Pine Cone Feeder: Attach a string to the end of a pine cone. Generously spread peanut butter on the pine cone. Roll the peanut butter-covered pine cone through a bird seed mixture. Tie the coated pine cone to a tree branch.

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Dave’s Wild Bird Habitat Stores are celebrating their 25th year as a family-owned independent backyard birding retailer in Lincoln, Nebraska. The company has won many awards for their commitment to the community, bird conservation, environmental education, and outdoor recreational birding. Check out their website here.

Birding Rap! —a musical blog entry

From listener Pete Fritz of Indianapolis, Indiana

Pete sent us this: “My daughter Kelly and I birded Central Park last May and she was the youngest in the group. She says the ‘Birding’ song by the Swet Shop Boys is the jam of the winter! I think it’s something your audience would enjoy!”

Thanks, Pete!

Here’s a sample. You can find the entire song on iTunes, Spotify, and many other music websites.

A Mystery Swarm Draws Dozens of Birds

A personal story from Jesse Barraza, a Talkin' Birds Ambassador from St. Catharines, Ontario, Canada

A couple of weeks ago during dinner, our 3-year-old daughter suddenly told us to look out the window at many birds flying in the backyard. We are used to seeing a lot of birds because we have two bird feeders—one filled with nyjer and the other with safflower. But this time it wasn’t our usual guests coming in for a snack. We glanced outside, then went out of the house, to witness at least 50 birds swooping back and forth in the backyard. Tree Swallows and Barn Swallows were having a feast—and a couple of Chimney Swifts had tagged along, too.

Small insects were hatching from the lawn. We could see the swarm coming out of the ground and into the air. We saw a dragonfly feasting on them ow to the ground, and I hope it didn’t end up part of the feast itself.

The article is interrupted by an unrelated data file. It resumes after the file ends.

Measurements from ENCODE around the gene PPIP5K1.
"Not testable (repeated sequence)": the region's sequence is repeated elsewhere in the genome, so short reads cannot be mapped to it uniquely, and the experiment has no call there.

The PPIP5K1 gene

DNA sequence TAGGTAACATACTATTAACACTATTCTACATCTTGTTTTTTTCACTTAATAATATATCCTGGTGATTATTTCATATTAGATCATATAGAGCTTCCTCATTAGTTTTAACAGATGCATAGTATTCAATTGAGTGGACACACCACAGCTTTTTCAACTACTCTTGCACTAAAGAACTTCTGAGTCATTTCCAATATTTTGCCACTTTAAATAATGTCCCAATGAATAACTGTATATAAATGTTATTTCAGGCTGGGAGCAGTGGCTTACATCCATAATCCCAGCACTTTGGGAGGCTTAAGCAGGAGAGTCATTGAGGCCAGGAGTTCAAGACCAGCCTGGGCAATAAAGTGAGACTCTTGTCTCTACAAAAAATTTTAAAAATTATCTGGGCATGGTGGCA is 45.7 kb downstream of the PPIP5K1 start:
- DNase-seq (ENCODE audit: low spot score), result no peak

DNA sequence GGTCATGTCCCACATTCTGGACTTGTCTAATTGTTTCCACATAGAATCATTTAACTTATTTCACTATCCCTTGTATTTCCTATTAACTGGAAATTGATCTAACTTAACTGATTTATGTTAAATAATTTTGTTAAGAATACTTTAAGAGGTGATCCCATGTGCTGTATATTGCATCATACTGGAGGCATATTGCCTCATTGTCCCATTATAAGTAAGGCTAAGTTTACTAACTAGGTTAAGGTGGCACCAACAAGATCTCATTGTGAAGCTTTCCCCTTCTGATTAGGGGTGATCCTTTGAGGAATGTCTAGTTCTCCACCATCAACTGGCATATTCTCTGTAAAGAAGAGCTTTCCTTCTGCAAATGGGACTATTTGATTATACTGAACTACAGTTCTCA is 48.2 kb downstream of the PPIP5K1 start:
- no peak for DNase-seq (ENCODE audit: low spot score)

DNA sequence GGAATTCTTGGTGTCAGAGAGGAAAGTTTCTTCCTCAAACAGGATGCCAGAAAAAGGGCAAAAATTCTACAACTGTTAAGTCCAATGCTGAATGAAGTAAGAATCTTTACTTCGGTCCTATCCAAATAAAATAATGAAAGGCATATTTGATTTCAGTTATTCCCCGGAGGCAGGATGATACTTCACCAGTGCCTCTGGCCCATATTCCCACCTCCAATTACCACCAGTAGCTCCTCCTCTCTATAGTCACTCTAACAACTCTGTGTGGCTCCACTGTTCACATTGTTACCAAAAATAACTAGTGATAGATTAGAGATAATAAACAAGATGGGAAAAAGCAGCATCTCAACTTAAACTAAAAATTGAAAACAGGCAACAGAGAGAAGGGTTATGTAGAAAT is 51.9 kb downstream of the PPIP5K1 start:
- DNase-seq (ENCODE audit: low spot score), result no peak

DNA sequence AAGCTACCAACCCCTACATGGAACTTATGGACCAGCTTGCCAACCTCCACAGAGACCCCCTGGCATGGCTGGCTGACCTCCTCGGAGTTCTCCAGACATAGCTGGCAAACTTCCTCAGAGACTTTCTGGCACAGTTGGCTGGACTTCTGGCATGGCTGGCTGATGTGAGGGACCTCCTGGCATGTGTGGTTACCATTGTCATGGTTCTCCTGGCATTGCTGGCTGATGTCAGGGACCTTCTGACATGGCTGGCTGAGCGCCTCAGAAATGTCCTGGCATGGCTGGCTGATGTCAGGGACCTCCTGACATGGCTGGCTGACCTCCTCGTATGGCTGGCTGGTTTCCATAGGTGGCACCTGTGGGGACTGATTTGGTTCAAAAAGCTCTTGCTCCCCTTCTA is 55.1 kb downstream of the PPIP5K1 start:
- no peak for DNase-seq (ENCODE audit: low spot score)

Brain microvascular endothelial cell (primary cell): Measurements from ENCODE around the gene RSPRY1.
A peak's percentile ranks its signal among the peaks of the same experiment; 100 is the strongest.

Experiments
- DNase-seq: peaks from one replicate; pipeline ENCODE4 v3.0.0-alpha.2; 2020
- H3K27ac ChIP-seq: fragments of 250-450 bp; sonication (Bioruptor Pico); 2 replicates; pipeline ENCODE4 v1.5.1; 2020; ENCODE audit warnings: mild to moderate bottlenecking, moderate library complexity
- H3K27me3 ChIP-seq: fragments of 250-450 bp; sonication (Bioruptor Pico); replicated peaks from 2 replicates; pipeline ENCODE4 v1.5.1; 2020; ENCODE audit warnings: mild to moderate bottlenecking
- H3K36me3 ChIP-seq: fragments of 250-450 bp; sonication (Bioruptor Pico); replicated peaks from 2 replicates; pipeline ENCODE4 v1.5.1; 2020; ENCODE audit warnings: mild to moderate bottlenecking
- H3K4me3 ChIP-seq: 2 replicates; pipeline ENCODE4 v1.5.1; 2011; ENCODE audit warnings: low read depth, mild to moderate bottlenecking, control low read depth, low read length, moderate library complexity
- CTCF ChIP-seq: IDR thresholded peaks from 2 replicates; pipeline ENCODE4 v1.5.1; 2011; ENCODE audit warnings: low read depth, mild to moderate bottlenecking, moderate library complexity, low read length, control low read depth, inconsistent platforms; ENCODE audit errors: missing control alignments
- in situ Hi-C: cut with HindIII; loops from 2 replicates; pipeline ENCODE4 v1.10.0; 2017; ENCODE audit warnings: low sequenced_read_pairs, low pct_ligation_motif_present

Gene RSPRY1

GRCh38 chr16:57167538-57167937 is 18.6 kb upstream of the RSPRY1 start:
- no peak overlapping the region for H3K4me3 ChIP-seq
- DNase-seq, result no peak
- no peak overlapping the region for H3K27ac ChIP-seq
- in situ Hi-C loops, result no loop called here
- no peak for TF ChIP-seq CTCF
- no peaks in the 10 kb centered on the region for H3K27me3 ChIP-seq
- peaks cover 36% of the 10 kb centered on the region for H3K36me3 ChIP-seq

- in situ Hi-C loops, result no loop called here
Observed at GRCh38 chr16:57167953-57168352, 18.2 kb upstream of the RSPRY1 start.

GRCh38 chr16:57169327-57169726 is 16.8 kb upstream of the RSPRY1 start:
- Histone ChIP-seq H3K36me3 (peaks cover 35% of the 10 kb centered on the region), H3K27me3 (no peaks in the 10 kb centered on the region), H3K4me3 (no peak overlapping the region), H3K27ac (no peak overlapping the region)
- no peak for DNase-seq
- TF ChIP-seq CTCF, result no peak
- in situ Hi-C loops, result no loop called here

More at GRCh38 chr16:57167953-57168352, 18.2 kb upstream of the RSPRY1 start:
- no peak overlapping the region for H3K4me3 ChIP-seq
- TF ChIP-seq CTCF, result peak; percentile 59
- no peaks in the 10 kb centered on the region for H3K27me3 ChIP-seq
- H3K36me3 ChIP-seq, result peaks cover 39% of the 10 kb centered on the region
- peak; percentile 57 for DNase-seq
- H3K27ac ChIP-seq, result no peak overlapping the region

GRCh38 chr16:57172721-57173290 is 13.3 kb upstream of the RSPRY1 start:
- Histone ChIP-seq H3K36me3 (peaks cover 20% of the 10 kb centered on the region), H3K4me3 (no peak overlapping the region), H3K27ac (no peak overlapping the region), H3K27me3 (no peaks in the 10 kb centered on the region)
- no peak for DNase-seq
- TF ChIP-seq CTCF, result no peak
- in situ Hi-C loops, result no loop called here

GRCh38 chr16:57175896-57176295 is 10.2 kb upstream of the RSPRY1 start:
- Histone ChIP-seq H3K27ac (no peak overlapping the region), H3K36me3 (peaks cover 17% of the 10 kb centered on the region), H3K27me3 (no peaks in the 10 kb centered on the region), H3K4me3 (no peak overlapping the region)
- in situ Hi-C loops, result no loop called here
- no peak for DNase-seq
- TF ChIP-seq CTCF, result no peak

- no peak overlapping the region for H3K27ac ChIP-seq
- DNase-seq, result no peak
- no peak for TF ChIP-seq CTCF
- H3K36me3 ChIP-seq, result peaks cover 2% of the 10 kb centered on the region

I have no idea what type of insect was swarming. They seemed smaller than a house fly, but we couldn’t make them out and we did not want to disturb the birds by going closer. Do any of you know what these insects might be?

The feast lasted for a good 20 or 30 minutes. It seemed that the swallows knew exactly where to be at the right time. We are looking forward to this experience again, should this be an annual spectacle.

 

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The Gift: A Personal Story

By Joy Klumpp, Certified Texas Master Naturalist

September 4th is the anniversary of my mom’s death. It is not the anniversary per se that is difficult for me to deal with; it’s every single day of the year that I feel her absence. So while the date is a milestone, it is just another day that I live my life without my mom. Every day feels much smaller because my mother is no longer in my life.  

While my mom was sick, she recommended a book to me: “Wesley the Owl” by Stacie O'Brien. I devoured it. It pulled at my heart strings and the very core of who I have always felt I am, or perhaps always desired to be. I feel awe when I read stories that are beyond comprehension—when humans and animals sync in such a way that I am left wondering how anyone could question the existence of God. I'm amazed at how a lucky few can unite with the spirits of animals and have a connection beyond anything humankind can understand.

This book sparked my passion for owls. I started learning what I could about the elusive birds. I listened to their calls for hours, learning how to distinguish the different species within the Texas area. I focused on the Barred Owl. It has an amazing call. I don’t know why I am so fascinated by this particular owl, because so many others are equally amazing, but there is just something in the way the Barred Owl communicates that stirs something inside me.

I had only seen one owl in the wild in my life: a Western Screech-Owl which just happened to be hanging out in my backyard one day. I’ve heard screech-owls and the Great Horned Owl, but I don’t get Barred Owls in my area of Houston. My encounters with owls for the most part have been auditory.